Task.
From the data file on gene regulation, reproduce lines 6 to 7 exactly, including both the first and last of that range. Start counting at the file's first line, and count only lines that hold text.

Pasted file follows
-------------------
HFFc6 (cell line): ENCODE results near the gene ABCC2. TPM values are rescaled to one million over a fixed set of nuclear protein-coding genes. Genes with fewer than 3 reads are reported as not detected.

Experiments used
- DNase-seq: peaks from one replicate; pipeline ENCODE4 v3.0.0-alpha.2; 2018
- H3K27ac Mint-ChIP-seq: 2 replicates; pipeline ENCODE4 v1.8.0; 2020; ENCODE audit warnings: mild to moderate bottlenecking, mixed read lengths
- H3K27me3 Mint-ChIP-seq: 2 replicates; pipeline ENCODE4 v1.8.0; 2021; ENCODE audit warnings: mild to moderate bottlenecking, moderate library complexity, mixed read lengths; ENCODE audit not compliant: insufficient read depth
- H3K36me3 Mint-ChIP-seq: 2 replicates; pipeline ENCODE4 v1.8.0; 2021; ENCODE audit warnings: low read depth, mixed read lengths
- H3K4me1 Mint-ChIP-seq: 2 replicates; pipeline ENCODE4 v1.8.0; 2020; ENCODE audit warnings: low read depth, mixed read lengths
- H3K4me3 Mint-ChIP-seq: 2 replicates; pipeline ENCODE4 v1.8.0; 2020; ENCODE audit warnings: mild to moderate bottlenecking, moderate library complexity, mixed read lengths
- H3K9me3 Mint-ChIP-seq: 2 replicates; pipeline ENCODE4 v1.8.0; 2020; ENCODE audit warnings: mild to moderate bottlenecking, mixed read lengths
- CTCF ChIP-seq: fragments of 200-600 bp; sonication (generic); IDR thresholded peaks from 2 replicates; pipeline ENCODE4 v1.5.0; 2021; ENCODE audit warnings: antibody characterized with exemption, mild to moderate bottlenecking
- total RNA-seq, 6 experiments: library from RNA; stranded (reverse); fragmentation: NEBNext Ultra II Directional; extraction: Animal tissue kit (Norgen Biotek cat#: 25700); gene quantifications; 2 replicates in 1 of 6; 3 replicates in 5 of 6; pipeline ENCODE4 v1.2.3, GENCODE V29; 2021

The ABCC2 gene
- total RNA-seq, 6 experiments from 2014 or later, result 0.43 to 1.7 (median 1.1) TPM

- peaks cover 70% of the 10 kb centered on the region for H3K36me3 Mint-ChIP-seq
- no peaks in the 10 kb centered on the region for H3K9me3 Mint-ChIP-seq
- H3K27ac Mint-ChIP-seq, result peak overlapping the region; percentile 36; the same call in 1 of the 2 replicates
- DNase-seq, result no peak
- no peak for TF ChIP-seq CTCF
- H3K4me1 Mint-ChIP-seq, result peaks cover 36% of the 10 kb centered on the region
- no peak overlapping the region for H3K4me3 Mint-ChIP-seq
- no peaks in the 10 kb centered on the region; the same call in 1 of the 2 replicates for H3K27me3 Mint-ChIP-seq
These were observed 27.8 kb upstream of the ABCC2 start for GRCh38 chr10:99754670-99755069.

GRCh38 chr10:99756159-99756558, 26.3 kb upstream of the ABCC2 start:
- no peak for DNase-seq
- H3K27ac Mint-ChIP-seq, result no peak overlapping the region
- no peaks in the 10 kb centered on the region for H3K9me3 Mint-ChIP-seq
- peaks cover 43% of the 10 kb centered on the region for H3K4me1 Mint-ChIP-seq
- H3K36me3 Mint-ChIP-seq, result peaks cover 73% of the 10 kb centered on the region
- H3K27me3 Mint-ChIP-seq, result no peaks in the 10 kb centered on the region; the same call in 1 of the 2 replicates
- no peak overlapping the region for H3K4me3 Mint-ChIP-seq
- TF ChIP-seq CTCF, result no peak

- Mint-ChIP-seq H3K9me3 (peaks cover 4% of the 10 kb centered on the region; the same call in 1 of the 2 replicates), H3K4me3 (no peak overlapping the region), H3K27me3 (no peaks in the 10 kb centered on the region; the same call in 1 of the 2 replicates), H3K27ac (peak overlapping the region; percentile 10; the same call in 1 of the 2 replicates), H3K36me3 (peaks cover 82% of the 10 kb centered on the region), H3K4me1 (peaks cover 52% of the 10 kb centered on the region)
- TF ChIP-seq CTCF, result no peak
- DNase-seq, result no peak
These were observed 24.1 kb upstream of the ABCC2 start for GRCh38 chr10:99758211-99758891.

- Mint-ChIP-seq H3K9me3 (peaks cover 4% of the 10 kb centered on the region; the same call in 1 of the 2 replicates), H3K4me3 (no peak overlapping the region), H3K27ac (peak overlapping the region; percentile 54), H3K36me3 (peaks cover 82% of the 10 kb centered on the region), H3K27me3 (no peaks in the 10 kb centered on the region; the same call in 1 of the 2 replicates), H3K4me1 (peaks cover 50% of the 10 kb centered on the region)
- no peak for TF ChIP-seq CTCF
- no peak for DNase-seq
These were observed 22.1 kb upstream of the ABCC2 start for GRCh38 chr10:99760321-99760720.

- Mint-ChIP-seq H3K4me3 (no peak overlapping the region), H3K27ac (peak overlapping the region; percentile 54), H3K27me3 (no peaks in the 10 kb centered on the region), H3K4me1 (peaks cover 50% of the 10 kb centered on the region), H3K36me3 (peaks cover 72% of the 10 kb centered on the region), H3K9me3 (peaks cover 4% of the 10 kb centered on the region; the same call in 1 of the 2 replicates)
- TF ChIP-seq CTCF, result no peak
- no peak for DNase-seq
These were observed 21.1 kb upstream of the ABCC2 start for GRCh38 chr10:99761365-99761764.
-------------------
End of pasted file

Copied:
- H3K36me3 Mint-ChIP-seq: 2 replicates; pipeline ENCODE4 v1.8.0; 2021; ENCODE audit warnings: low read depth, mixed read lengths
- H3K4me1 Mint-ChIP-seq: 2 replicates; pipeline ENCODE4 v1.8.0; 2020; ENCODE audit warnings: low read depth, mixed read lengths